This Easter marks the first year a new California animal welfare law designed to protect rabbits goes into effect. California is the first state in the US to ban live rabbit sales at pet stores—an effort to cut back on the number of rabbits that are either abandoned, surrendered to shelters, or euthanized after Easter.
This is the same law that also bans the sale of commercially bred dogs and cats in pet stores. Pet stores can still house adoptable dogs, cats, and rabbits from local animal shelters.
According to an article from Reuters, animal shelters see a spike in rabbit intakes one to three months after Easter. The House Rabbit Society notes that thousands of rabbits, many still under one year old, are surrendered to California shelters.
Under the new law, rabbits will still be available for adoption from animal shelters and rescue groups, so California rabbit fans have the opportunity to provide a new forever home for rabbits in need!
April 11th is National Pet Day, a great time to celebrate our pets…and to raise awareness about the many dogs, cats, and other animals waiting for their new forever families in shelters right now!
Pictured above is recent FACE Success Story Pup, a 9 year old Staffordshire Bull Terrier diagnosed with intervertebral disc disease (IVDD). Pup received life-saving spinal surgery with the help of a FACE grant and is now doing well!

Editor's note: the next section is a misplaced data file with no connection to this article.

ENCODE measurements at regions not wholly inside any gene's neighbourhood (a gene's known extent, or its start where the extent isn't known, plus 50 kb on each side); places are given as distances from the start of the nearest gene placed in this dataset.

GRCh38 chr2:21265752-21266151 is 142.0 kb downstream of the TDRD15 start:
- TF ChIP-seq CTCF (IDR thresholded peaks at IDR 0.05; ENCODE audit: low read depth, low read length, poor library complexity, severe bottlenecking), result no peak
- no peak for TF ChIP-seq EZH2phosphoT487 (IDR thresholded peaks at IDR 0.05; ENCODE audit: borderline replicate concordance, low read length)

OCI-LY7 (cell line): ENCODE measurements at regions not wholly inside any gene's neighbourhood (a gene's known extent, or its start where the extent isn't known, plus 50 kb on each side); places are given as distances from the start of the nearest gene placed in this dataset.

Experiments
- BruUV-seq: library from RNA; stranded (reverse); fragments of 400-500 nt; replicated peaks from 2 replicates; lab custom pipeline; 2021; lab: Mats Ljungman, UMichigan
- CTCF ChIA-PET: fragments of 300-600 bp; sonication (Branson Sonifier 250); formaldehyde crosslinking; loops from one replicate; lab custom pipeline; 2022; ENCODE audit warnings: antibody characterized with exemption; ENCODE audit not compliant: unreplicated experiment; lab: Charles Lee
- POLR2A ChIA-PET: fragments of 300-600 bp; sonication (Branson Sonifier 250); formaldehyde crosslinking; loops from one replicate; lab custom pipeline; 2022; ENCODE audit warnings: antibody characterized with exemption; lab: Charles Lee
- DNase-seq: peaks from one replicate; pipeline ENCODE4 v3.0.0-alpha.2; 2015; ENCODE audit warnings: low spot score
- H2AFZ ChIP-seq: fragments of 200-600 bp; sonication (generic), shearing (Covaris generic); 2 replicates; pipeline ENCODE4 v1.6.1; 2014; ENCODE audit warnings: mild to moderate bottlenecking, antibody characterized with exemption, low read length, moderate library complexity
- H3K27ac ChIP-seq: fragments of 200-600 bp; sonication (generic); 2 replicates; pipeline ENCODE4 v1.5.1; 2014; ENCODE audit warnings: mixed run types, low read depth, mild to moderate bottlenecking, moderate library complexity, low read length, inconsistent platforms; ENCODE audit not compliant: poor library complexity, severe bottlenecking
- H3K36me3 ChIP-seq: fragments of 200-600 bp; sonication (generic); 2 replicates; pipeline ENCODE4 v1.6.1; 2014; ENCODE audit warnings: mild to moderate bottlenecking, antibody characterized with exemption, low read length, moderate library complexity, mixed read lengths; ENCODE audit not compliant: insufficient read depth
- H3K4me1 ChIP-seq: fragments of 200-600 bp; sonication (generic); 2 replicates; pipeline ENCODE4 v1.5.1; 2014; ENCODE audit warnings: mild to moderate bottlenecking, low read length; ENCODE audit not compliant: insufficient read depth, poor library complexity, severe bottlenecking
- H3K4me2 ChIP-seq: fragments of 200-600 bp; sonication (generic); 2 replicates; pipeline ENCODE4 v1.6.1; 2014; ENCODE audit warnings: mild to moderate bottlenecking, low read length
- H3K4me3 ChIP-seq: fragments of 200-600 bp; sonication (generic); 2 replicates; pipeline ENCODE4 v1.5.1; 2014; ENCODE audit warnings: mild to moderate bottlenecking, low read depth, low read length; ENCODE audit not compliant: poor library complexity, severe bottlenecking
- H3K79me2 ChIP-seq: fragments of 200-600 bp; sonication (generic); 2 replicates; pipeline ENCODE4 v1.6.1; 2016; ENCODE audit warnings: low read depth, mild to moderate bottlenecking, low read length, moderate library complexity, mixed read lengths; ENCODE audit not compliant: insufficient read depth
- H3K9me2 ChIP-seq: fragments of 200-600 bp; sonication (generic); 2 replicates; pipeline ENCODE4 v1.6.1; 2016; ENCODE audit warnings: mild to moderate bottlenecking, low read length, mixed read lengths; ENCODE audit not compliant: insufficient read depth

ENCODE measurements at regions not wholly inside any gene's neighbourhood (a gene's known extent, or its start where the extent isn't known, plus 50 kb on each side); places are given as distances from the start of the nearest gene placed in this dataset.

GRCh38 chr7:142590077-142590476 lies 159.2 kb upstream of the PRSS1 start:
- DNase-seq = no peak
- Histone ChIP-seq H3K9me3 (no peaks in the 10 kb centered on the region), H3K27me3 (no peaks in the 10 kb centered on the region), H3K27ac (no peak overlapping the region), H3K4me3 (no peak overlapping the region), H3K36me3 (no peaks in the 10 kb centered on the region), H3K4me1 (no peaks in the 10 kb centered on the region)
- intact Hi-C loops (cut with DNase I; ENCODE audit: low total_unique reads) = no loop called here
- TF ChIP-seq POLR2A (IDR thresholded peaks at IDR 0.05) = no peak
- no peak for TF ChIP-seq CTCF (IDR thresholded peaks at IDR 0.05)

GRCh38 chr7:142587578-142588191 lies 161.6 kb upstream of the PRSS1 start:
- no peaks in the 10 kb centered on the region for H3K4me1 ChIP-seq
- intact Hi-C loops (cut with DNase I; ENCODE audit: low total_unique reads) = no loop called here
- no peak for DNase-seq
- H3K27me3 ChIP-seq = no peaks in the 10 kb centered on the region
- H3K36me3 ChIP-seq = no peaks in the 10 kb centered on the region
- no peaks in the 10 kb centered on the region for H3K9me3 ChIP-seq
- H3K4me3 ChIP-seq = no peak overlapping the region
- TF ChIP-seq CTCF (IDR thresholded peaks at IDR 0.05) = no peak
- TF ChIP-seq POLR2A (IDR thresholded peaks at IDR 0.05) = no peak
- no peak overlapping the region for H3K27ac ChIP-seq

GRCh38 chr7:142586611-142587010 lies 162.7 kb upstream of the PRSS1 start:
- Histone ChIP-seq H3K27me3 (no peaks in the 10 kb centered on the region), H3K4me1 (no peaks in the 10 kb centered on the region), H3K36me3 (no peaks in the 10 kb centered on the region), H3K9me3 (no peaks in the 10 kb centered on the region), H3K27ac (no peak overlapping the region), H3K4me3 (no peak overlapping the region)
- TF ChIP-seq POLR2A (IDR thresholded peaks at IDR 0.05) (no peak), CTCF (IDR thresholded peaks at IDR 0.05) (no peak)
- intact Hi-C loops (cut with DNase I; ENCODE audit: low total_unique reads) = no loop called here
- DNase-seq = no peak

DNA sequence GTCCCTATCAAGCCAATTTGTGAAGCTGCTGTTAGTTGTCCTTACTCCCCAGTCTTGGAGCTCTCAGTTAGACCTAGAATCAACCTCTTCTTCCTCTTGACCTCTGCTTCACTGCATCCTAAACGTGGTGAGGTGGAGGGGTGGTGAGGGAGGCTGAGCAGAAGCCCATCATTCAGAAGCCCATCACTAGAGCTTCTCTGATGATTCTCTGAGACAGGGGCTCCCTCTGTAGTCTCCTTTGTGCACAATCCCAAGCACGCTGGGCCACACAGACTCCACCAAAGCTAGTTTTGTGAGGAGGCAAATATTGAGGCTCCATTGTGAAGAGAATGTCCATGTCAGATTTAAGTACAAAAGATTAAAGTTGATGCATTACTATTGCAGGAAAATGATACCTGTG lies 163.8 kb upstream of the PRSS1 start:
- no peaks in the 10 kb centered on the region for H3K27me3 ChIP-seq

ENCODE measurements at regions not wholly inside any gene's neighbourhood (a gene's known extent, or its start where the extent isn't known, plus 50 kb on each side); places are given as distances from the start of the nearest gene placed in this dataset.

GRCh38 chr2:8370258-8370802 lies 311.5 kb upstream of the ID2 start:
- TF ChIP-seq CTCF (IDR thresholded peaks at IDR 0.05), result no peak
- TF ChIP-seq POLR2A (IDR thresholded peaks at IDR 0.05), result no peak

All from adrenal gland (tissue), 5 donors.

Back in January, the San Diego Humane Society took part in a large-scale rescue operation of 84 cockatiels from a one-bedroom apartment. The rescue made the news and many interested adopters began contacting San Diego Humane about the birds.
The cockatiels spent several weeks at the Humane Society receiving lots of TLC and were ready for adoption at the end of February.
In a very happy ending to an unfortunate hoarding story, all the birds were adopted out in the first three hours!
Check out this video for more on the cockatiel adoption success story:
Many Pit Bull parents will tell you that they’ve never owned a sweeter dog, but the Pit Bull suffers from a scary reputation, due in large part to some irresponsible owners who have cultivated aggression in their dogs.
The word Pibble is being used more and more to help rehabilitate the Pit Bull brand. According to a recent article in The New York Times, Pibble is joining the word Pittie and some other cute nicknames to help convey the sweet and gentle nature of this loyal and loving breed.
According to dog breed experts, the public perception of the Pit Bull has improved since the years when dog fighting rings were often in the news. But people can still be afraid of them, and unfortunately some are still raised to be intimidating guard dogs.
Pit Bull advocates are eager to spread awareness about the true nature of this misunderstood dog, and feel that the smile-inducing name Pibble can help win over hearts and minds.
Need some proof that the Pibble is a big love bug? Meet adorable Willie, who spent years as a chained dog, before finally finding a real home:
January 1, 2019 was the first day that a new animal welfare law went into effect here in California. Under this law (called the Pet Rescue and Adoption Act), pet stores cannot sell dogs, cats, or rabbits unless they are from animal shelters or rescue organizations.
This law prevents pet stores from selling animals sourced from commercial breeding operations, known as puppy mills.
According to the Sacramento Bee, pet stores in California must publicly display documentation on each animal’s origins in the area where the animal is housed.
Pet stores in violation of this law will have to pay a fine of $500 for each pet that is sold illegally.